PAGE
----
2017-18 Honor Theses

Students applying to the honors program must meet the minimum College requirements of a 3.0 grade point average and a 3.3 grade point average in the major. By the end of the third term preceding their graduation, applicants will ordinarily have completed, with a minimum grade of A-, a preparatory reading course (ANTH 85) and will have submitted an Honors thesis proposal for work to be supervised by a primary faculty advisor. Admission to the program is by vote of the Department faculty, which may appoint one or more secondary advisors.

The honors project, which culminates in a substantial independent thesis, will be submitted to the primary advisor at least four weeks prior to graduation. Those students completing the program with a grade of A- or higher in their honors course will receive honors recognition in the major. High honors may be awarded by faculty vote for truly exceptional work.

The 2017-18 submissions had varied and interesting topics.

  • Sumita Strander’s thesis, : “Lost in Translation: The ‘Good Enough’ and Sevā in Dementia Care for Indian Elders”, examines notions and practices of care for Indian elders with dementia. Informed by fieldwork conducted in dementia care organizations in Kolkata, India and in an “Indian Cultural Unit” of a nursing home in New Jersey. Her thesis focuses in the argument that within each geographical setting of care exists a distinctly-manifested emphasis on “taking care of” (life preservation) and neglect of “caring for” (life enhancement) the elder with dementia.  
  • Kennedy Jensen examines the culture of elite distance running and its relationship to disordered eating by illuminating the lived experiences of elite female distance runners at both the collegiate and professional level. In her thesis “Running a Blurry Line: Lived Experiences of Disordered Eating among Female Distance Runners”, Kennedy builds on, and elaborates, previous exploratory research among female distance runners in the context of Research Methods in Cultural Anthropology (ANTH018) to build an understanding of how disordered eating may be permitted, encouraged and perpetuated within the sport.
  • Crystal A Clements explores the lived experiences of African-American mothers with postpartum depression in Washington D.C. and the ways in which trauma, violence, and stigma not only come to influence their postpartum depression narratives but are also reflective of historical legacies of trauma. In her thesis “Portraits of Postpartum Depression: Interpretations, Surveillance and the Lived-Experiences of Postpartum Depression for African-American Mothers in Washington D.C.”, Crystal uses a case study design as her methodology for this research.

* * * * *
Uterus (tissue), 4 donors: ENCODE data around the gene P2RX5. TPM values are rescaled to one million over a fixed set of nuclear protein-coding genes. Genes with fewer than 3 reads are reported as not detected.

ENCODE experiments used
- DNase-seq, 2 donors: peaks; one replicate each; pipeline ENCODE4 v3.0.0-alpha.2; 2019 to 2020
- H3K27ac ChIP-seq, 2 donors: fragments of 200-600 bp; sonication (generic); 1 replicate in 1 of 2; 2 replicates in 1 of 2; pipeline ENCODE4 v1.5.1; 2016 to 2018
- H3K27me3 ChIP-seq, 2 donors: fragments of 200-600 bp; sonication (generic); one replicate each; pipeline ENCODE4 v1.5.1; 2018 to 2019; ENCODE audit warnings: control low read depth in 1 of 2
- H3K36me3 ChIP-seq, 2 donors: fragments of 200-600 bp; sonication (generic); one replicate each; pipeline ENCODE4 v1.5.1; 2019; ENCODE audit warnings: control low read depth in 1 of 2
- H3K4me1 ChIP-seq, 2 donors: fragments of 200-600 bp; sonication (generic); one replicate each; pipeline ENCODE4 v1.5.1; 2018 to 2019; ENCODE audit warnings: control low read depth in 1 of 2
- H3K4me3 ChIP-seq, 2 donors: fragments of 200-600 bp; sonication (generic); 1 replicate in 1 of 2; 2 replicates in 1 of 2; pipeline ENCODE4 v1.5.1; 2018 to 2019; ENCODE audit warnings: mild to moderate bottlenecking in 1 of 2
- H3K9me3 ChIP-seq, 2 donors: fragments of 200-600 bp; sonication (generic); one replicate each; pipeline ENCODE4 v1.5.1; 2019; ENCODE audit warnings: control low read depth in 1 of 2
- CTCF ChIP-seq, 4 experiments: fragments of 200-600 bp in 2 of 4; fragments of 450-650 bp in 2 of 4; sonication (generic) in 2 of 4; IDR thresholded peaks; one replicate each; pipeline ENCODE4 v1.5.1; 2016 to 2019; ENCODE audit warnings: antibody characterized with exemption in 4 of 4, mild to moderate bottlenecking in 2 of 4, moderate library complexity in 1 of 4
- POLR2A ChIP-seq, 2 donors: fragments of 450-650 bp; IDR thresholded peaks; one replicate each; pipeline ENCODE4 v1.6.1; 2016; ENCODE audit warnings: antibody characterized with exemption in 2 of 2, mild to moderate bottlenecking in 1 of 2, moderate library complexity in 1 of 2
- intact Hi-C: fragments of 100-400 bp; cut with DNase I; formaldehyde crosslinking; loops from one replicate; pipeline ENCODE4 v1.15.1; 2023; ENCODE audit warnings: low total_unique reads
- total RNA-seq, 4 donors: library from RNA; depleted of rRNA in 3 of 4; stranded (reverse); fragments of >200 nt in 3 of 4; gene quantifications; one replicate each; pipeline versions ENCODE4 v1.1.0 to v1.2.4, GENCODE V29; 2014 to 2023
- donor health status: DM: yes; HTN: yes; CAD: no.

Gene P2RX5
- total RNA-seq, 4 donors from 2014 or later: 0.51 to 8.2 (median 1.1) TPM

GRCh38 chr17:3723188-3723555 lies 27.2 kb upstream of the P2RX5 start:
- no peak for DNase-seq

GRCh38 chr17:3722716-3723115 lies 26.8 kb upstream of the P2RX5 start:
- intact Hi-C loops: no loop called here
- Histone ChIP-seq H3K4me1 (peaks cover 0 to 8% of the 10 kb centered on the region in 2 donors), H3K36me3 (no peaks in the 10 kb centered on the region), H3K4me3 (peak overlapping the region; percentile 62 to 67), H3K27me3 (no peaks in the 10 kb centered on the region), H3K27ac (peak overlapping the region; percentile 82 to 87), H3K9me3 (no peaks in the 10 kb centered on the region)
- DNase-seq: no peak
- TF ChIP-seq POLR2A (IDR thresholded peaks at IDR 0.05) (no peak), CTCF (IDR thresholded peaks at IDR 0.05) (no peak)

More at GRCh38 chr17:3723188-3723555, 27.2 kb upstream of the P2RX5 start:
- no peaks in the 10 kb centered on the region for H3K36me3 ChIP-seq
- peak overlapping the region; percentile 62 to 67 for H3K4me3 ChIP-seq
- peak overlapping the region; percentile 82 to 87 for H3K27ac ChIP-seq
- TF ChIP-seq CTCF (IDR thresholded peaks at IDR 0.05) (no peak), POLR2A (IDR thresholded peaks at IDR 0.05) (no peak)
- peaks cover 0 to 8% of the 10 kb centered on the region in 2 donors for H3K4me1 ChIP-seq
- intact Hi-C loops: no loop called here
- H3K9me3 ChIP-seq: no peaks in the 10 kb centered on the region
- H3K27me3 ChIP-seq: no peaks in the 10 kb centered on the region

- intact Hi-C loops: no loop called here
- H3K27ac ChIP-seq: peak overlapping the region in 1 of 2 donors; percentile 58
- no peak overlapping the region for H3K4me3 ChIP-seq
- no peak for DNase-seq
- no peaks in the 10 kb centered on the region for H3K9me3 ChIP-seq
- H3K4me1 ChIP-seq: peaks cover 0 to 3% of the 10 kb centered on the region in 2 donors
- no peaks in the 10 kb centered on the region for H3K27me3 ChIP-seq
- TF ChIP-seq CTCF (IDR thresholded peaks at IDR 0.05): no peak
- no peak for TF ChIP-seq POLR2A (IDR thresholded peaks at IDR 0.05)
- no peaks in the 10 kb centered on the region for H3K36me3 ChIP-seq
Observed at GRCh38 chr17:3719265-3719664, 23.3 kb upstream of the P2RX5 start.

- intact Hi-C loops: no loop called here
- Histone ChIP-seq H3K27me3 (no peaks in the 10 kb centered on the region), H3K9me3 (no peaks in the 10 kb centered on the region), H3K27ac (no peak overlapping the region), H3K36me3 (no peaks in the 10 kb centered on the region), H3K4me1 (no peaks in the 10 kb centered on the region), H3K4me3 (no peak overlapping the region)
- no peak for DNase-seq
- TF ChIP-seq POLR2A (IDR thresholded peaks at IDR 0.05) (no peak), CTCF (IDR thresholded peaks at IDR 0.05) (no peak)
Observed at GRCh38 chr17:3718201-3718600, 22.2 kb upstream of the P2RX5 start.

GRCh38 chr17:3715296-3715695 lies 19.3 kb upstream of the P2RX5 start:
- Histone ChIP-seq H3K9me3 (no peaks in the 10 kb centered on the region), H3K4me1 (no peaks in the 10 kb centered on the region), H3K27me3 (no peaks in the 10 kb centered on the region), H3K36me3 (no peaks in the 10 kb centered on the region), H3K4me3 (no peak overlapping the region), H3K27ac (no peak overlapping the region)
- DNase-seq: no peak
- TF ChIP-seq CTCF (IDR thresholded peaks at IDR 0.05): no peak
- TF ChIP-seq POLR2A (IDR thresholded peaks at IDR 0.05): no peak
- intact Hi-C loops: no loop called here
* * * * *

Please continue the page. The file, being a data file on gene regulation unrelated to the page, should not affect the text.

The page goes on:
• Julia Cohen’s “Negotiating Intimacies: A Study of Gendered Labor and Cross-Cultural Care in New York City” seeks to understand lived experiences of Filipina immigrant women employed as caretakers in New York City through the anthropological frameworks of the feminized global workforce, emotional labor, and cultural manifestations of care. Based on her research in New York, Julia argues that the Filipina caretakers with whom she worked rely on their own cultural values when forging emotional connections with the children they care for, thus considering them a larger extension of their own families, while remaining hyperaware of tensions that may arise if they overstep their boundaries into an overly maternal role.
  • Kalei Akau explores the construction of identity as it relates to strategies of indigenous sovereignty among Native Hawaiians. Her thesis “E ‘Onipa’a Kākou: Hawaiian Identities and Political Pathways to Sovereignty” addresses why a spectrum of competing strategies to achieve political sovereignty arose and created divisions among Hawaiian communities as well as how these movements influenced the construction of Hawaiian identity itself

Click here for more information about these theses and the Honors Program in the Anthropology Department website.

Undergraduate honors theses are held at Rauner Special Collections Library. Every thesis is catalogued by the name of the student author and by the title and year. You must know the author or title in order to request the thesis. You can use the Library Catalog to browse a list of available honors theses. To narrow the listing to theses by academic department, do a keyword search in the Library Catalog for: senior thesis [add department name], e.g., senior thesis religion.

(Source: https://libanswers.dartmouth.edu/faq/29112)